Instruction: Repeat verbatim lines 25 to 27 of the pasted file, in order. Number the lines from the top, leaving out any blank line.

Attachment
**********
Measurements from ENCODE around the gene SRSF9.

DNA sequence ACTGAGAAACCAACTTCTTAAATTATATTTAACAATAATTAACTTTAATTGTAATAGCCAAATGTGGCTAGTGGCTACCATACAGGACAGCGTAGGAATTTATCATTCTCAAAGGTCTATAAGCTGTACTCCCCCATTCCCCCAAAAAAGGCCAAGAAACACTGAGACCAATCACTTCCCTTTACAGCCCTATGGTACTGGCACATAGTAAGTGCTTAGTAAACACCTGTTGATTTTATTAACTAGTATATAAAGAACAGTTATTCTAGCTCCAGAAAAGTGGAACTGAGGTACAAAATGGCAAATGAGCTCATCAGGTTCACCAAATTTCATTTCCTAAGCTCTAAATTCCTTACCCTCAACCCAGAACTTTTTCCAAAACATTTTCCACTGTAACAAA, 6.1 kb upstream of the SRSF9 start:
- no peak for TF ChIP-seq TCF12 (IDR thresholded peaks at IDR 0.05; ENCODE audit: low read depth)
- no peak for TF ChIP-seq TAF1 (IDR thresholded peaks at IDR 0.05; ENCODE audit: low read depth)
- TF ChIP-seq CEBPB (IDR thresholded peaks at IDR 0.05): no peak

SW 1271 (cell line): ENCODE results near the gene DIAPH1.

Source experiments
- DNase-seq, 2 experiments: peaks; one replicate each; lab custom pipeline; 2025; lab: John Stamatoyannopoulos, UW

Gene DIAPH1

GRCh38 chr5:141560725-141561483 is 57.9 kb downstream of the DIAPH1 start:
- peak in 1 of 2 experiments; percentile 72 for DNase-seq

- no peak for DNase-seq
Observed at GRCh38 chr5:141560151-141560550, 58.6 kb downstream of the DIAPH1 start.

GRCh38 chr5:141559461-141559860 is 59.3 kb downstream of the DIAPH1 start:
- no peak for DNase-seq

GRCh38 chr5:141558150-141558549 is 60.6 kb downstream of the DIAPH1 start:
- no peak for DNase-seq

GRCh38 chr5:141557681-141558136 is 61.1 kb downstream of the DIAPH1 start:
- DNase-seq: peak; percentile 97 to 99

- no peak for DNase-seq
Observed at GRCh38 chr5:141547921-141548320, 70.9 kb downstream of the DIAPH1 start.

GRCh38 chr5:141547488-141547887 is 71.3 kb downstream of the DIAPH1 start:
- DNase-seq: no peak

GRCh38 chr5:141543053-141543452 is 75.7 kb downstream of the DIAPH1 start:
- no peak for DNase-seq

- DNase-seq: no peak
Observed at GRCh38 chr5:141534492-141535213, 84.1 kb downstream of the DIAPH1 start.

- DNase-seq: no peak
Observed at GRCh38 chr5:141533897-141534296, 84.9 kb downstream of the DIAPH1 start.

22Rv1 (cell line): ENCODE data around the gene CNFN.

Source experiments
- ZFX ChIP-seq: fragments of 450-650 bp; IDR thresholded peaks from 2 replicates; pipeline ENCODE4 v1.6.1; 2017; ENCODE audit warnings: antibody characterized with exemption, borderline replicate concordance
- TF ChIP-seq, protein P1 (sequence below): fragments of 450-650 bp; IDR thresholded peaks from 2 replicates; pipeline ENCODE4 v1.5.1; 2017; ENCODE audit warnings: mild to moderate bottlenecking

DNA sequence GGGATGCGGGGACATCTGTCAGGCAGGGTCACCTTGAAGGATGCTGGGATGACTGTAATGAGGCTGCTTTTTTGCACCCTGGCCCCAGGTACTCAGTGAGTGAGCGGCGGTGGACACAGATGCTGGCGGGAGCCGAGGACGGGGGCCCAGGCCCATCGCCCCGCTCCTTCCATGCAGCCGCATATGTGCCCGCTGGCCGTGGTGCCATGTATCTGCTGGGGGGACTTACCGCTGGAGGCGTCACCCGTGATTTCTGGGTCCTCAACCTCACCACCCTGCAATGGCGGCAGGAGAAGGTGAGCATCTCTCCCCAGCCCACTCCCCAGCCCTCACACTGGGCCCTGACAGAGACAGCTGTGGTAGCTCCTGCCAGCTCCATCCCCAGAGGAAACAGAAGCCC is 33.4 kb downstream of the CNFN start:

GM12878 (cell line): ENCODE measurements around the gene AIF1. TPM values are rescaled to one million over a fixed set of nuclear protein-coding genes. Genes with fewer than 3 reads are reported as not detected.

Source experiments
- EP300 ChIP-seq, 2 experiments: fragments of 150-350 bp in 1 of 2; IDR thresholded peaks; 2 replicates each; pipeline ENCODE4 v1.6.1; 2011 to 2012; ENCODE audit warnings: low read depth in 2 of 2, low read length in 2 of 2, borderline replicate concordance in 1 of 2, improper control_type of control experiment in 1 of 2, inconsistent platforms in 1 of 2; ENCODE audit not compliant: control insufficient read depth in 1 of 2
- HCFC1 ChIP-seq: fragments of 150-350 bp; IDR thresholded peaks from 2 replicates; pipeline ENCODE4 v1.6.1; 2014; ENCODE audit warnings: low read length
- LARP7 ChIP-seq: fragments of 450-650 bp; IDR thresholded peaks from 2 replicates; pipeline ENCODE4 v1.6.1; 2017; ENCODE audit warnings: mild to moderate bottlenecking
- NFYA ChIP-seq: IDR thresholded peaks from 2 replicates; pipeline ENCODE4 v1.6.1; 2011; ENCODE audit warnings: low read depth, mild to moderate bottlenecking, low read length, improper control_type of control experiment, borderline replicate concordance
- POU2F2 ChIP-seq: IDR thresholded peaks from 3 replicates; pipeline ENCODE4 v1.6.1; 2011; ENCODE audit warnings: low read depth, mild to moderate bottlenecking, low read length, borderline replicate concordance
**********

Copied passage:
- no peak for DNase-seq

- DNase-seq: no peak
Observed at GRCh38 chr5:141534492-141535213, 84.1 kb downstream of the DIAPH1 start.